Translated by: Manal Samhat
Magic in the Quran
We deduce from the different verses (Ayahs) of the Holy Quran, especially those that entail Moses’s encounter with the magicians, that magic is nothing but a process based on delusion and tricking man’s eyes and other senses, for Allah says: “They bewitched the eyes of the people, and struck terror into them: for they showed a great (feat of) magic.” (07:116). Allah also mentions what Moses told them: “What ye have brought is sorcery: Allah will surely make it of no effect,” (10:81), pointing that their magic is not founded on any rightful [solid] basis that enables it to stand strong, and He says: “They have wrought only the plan of a magician, and the magician shall not be successful wheresoever he may come from,” (20:69), for his magic will not lead to a decisive result, but rather, all what it will lead to is disappointment, loss and failure… This is manifested in how the disbelievers used to accuse the prophets of practicing magic to make the people lose their freewill and unwillingly accept their [the prophets’] call.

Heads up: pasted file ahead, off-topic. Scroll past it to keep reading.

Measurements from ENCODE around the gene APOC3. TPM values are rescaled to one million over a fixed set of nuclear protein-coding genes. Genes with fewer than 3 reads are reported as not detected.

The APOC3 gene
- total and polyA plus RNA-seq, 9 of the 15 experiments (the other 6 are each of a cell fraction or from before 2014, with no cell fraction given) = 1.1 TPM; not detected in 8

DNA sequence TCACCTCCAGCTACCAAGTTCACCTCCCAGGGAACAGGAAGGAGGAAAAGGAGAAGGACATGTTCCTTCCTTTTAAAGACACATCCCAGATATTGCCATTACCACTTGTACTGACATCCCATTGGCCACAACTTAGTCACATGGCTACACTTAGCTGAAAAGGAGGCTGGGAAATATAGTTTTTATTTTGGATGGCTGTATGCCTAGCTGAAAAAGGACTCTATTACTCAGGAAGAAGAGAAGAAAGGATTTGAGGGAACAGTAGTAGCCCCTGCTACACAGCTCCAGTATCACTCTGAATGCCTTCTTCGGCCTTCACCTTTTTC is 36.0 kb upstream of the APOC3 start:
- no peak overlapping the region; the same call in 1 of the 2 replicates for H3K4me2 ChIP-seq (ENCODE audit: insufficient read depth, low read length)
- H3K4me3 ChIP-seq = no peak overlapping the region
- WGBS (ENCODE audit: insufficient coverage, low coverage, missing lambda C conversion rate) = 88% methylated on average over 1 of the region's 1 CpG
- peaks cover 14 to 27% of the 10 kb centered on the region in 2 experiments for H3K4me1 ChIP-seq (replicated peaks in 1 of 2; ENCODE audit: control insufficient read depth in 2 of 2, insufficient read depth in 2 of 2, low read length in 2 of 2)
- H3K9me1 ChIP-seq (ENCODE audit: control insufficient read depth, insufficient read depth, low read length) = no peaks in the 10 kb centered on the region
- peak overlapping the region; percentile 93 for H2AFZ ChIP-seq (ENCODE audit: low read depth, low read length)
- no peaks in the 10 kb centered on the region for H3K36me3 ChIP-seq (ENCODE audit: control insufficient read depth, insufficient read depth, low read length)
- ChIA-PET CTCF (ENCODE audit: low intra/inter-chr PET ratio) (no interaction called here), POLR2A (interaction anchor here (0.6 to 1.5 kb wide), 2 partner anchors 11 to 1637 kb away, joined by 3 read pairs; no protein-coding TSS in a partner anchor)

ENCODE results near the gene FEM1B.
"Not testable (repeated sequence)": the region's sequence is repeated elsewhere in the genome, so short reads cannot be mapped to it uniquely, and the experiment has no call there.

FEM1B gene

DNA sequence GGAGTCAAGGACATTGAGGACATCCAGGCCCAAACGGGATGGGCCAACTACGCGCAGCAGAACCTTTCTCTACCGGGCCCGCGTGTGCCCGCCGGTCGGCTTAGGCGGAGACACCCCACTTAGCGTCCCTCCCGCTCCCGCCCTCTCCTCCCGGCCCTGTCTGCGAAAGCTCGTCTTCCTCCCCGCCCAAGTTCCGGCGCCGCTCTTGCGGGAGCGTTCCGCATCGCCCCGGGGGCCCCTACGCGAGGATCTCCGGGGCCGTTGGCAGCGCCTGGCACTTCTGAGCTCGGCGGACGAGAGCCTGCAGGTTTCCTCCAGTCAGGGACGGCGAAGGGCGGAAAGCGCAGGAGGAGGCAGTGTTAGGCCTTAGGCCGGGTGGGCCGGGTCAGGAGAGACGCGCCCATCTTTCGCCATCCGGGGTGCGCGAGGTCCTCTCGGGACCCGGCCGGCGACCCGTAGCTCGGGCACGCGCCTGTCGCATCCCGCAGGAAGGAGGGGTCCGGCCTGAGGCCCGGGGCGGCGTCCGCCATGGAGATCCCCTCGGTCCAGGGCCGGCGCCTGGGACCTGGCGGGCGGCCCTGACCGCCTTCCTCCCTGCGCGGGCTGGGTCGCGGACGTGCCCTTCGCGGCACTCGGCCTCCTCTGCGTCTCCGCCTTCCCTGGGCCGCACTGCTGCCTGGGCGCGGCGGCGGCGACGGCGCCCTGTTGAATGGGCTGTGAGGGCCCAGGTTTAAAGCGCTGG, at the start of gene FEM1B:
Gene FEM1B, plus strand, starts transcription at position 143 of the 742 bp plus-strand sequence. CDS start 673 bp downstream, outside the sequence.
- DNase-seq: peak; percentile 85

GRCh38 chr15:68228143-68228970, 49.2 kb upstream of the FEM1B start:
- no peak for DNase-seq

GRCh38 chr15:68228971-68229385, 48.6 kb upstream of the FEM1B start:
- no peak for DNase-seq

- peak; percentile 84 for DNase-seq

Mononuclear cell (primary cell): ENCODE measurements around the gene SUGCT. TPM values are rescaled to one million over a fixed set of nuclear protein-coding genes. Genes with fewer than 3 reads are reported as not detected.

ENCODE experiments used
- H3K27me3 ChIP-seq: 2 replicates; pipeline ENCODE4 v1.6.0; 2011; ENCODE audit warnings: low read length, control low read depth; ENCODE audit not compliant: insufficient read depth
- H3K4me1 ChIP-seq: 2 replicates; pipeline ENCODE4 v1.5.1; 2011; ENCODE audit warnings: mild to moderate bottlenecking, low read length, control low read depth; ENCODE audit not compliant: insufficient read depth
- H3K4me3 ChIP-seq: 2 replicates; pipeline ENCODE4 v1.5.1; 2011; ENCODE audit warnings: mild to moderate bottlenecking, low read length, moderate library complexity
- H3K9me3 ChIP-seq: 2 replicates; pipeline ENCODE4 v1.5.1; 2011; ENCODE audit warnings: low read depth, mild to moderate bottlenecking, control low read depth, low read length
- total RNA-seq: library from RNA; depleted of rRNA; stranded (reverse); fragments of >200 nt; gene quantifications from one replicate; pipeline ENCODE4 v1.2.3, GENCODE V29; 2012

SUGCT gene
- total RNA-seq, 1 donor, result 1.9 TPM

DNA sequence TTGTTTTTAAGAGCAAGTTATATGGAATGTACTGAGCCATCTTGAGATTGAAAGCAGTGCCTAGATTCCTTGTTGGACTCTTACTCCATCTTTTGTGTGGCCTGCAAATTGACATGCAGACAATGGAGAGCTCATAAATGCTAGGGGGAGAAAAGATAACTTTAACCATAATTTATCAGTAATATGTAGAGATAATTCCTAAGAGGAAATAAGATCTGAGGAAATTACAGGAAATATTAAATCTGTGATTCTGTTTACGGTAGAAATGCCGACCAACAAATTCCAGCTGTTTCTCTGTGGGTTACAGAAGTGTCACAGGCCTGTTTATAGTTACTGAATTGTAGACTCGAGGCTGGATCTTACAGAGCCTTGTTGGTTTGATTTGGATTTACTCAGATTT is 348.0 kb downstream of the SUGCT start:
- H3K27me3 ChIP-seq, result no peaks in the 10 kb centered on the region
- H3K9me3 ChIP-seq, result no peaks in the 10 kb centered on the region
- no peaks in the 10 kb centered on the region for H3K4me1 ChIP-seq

|Moreover, many traditions that strongly denounce magic and whosoever practices it were narrated, and they stressed on the punishment the magician would face in this world and the Hereafter. It is narrated that: “Soothsayers are like magicians, and magicians are like unbelievers and the abode of unbelievers is in Hellfire,” and: “The Muslim sorcerer must be killed and the infidel magician must not be killed.” Someone asked, “O Messenger of Allah, why should not the disbelieving sorcerer be killed too?” The Messenger of Allah (p.) replied: “Because disbelief is a more serious sin than magic; and sorcery and polytheism are the same.”||The danger of magic lies in the fact that it attaches people to myth, misguidance and deception under the cover of the mysterious sacred secrets|